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Jason Butler: The real reasons people take professional advice

Since I ceased operation as a practising financial planner almost three years ago, I have spent a lot of time researching the type of help and advice people need with their finances.

While online tools can help, there are many situations when a person needs an individual and tailored approach from a human adviser.

But in the absence of any other means of evaluating the value of advice, most will focus on its price.

With explicit disclosure of the cost of advice and associated financial products now a feature of annual reporting, it is essential firms constantly communicate the value they deliver in terms that their clients can relate to.

In her new book, “Advice That Sticks: How To Give Financial Advice That People Will Follow”, Canadian neuropsychologist and executive coach Dr Moira Somers gives several reasons why people take advice.

  • To reduce complexity. It is easy to become overwhelmed if you have lots of unfamiliar terms and information to assimilate. Experts help cut through the noise and understand what is relevant.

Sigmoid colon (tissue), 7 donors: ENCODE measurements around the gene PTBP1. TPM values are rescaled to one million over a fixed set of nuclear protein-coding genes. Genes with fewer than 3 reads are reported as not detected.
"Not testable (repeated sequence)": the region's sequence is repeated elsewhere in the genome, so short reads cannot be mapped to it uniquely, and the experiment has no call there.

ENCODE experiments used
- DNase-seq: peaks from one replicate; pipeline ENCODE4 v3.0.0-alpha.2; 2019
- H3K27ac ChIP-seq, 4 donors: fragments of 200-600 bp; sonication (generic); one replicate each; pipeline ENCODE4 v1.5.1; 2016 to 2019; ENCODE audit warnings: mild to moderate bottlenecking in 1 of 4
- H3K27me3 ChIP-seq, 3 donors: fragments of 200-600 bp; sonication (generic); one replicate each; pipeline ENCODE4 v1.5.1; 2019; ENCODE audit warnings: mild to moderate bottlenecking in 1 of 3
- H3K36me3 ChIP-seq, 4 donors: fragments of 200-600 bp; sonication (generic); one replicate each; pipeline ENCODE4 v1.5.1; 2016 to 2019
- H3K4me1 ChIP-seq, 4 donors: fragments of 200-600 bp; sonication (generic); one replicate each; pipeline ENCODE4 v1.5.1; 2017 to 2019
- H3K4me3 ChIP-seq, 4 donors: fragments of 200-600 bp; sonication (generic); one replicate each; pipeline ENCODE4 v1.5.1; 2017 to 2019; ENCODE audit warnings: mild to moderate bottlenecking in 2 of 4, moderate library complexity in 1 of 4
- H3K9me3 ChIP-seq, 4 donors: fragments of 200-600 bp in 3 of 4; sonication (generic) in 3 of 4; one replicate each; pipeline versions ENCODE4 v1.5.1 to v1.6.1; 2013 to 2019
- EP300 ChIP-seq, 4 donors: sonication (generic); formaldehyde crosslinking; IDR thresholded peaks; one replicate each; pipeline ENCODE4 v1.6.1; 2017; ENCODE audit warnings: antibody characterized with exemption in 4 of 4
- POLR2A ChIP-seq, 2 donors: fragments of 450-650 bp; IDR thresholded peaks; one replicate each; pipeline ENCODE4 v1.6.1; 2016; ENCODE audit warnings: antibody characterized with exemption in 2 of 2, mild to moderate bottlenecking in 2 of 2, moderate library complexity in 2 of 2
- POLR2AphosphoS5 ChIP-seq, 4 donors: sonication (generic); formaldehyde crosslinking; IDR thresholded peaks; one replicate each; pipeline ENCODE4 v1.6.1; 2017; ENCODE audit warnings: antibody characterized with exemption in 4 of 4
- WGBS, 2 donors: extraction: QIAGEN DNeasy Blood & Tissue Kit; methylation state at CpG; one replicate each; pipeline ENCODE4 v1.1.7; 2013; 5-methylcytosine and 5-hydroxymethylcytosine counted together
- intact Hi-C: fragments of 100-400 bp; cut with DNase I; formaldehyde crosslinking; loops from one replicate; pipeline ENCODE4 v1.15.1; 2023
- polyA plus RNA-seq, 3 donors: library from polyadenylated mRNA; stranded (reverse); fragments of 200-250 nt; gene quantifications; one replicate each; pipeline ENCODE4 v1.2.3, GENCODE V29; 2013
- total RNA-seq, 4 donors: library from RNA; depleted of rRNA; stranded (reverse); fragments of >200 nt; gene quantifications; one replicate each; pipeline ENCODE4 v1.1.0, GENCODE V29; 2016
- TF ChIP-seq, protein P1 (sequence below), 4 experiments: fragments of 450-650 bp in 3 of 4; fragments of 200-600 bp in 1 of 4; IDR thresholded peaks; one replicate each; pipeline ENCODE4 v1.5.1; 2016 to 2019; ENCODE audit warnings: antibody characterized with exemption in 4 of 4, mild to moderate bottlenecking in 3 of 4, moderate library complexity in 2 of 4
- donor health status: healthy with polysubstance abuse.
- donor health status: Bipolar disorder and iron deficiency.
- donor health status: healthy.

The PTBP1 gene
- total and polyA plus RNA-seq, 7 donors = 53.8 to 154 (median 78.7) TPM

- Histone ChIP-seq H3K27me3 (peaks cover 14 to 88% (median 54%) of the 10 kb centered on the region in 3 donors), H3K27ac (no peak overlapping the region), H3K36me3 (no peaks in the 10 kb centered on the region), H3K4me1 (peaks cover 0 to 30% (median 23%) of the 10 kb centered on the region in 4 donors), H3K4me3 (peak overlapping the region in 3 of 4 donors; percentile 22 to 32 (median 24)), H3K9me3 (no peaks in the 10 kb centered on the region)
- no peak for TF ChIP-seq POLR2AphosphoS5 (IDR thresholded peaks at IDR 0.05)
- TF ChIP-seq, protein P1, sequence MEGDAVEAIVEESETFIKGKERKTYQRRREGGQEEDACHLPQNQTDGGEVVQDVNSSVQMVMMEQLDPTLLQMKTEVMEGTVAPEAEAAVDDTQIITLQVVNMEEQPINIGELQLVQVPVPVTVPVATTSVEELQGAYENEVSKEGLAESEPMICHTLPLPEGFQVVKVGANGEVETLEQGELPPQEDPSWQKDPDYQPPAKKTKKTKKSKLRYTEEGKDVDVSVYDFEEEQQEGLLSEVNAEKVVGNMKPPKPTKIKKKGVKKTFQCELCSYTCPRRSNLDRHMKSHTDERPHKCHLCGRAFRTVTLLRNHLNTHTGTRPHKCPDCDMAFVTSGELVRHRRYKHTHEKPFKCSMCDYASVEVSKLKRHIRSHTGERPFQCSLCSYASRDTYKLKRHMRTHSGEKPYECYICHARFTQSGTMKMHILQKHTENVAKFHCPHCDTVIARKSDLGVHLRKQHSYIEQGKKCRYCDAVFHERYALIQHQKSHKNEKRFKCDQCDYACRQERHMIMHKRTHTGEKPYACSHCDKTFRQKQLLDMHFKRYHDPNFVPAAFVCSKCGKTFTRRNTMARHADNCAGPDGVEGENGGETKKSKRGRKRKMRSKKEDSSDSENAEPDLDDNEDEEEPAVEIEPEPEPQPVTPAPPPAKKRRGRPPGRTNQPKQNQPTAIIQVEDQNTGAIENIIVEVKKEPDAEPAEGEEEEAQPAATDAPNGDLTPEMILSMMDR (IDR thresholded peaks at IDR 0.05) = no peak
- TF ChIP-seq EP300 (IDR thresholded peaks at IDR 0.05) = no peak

• To take action. Many people suffer “decisional paralysis”, particularly when they have too many choices. An expert helps avoid indecision and dithering.
  • To save time. Delegating certain financial related tasks allows time and energy to be put to better use.
  • To offload unpleasantness. There can be immense value in getting someone else to do bothersome and disliked financial tasks.
  • To make someone else happy. There are some occasions, such as major life events, where seeking advice will be of indirect benefit to other people.
  • To increase confidence. An expert can reassure you that you are on track to meet important financial goals, and help keep in check any over-confidence.
  • To help make better trade-offs. An experienced adviser can help reconcile the disconnects between what you want and what you can afford.
  • To receive encouragement. Changing long-standing money habits and behaviours can be hard to sustain. Being encouraged by someone who is on your side, and to whom you can be accountable, can keep you on track.
  • To have someone to blame. Research suggests some people delegate primarily to cede responsibility and blame rather than purely to obtain good advice.
  • To feel safer. Studies show the way our brains process information change when we make difficult financial decisions if we have the benefit of advice from an expert. In this situation, our brains look a lot more like when people feel a high level of trust and safety.

If you craft your communications and service delivery around the real reasons people take advice, existing clients will become real advocates of your firm, and potential clients will choose you over a competitor or a commoditised offering and gladly pay your fees.

Jason Butler is head of financial education at


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